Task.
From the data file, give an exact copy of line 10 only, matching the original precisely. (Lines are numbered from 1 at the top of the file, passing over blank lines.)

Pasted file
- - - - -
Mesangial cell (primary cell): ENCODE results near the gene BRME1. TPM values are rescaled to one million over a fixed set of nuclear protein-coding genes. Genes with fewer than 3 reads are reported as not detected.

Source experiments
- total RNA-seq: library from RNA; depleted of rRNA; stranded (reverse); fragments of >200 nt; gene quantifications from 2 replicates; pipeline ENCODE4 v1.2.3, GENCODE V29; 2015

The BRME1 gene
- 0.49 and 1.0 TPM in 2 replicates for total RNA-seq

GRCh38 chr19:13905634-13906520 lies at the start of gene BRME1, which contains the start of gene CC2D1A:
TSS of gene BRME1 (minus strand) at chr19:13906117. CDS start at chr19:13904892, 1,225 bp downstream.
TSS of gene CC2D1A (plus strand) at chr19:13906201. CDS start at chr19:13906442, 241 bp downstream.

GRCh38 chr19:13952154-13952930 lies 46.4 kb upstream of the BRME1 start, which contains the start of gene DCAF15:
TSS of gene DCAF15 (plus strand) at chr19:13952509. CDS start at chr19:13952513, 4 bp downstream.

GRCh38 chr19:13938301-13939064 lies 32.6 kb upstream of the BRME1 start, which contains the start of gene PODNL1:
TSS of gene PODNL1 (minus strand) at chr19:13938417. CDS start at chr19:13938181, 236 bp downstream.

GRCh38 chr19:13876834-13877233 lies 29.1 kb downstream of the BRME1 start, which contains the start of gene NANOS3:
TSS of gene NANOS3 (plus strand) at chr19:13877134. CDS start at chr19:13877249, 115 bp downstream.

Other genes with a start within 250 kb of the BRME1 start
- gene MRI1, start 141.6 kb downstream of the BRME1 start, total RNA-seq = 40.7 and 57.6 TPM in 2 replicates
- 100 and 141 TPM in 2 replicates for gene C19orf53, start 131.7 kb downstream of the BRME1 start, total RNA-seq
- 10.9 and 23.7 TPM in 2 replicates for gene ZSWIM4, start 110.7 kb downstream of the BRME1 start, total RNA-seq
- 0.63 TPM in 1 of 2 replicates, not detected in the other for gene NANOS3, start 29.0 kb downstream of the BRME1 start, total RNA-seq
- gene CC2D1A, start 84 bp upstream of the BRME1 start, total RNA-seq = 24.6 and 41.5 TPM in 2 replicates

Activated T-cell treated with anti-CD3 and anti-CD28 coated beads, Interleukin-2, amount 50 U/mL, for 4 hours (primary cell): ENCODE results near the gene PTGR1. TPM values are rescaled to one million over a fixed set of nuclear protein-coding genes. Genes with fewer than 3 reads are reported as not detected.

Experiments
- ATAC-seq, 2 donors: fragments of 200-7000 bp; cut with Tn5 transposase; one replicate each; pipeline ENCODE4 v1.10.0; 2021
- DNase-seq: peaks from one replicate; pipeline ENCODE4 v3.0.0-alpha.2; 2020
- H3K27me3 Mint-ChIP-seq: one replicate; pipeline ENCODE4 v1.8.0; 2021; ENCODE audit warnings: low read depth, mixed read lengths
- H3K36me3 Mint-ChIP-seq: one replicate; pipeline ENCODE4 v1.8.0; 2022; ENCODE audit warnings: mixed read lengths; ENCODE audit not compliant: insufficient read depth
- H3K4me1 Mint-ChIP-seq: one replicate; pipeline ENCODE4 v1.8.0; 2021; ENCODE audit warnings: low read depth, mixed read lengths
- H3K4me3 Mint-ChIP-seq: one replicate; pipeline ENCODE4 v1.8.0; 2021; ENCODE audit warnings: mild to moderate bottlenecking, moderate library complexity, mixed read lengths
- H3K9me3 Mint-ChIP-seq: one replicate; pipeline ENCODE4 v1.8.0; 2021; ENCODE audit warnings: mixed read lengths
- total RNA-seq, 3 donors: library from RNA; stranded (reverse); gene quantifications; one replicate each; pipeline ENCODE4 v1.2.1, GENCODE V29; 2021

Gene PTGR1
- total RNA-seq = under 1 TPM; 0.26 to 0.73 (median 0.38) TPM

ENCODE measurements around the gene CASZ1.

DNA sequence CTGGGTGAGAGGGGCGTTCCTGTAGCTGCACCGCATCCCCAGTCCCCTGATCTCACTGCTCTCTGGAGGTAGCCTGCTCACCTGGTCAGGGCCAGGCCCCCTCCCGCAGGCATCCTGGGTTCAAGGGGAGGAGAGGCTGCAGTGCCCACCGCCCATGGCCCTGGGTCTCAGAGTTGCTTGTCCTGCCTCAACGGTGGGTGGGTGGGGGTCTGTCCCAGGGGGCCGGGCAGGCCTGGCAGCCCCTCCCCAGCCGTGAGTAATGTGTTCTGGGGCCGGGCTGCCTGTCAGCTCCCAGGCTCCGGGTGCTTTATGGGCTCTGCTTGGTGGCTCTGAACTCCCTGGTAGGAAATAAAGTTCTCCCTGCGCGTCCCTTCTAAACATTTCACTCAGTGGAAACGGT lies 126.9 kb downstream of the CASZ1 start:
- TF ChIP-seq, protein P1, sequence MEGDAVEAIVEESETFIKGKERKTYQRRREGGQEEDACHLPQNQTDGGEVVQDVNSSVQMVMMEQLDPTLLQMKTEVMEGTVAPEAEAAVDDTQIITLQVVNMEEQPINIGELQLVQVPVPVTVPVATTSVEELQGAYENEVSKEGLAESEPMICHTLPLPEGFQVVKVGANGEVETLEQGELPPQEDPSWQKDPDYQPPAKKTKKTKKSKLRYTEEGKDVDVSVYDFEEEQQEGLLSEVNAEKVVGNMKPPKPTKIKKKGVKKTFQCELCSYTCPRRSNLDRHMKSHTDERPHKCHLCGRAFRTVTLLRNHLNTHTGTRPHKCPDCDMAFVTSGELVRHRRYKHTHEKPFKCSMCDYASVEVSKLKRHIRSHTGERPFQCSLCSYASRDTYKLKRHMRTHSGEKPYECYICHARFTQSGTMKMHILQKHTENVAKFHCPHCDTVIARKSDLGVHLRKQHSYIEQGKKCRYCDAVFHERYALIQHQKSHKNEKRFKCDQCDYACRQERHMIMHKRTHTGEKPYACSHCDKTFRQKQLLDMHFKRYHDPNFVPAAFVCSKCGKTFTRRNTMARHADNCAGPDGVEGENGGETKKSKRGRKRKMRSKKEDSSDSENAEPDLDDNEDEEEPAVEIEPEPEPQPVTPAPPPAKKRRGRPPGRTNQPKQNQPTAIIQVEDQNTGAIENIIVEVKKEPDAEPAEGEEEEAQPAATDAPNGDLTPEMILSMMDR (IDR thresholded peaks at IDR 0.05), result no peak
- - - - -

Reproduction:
TSS of gene DCAF15 (plus strand) at chr19:13952509. CDS start at chr19:13952513, 4 bp downstream.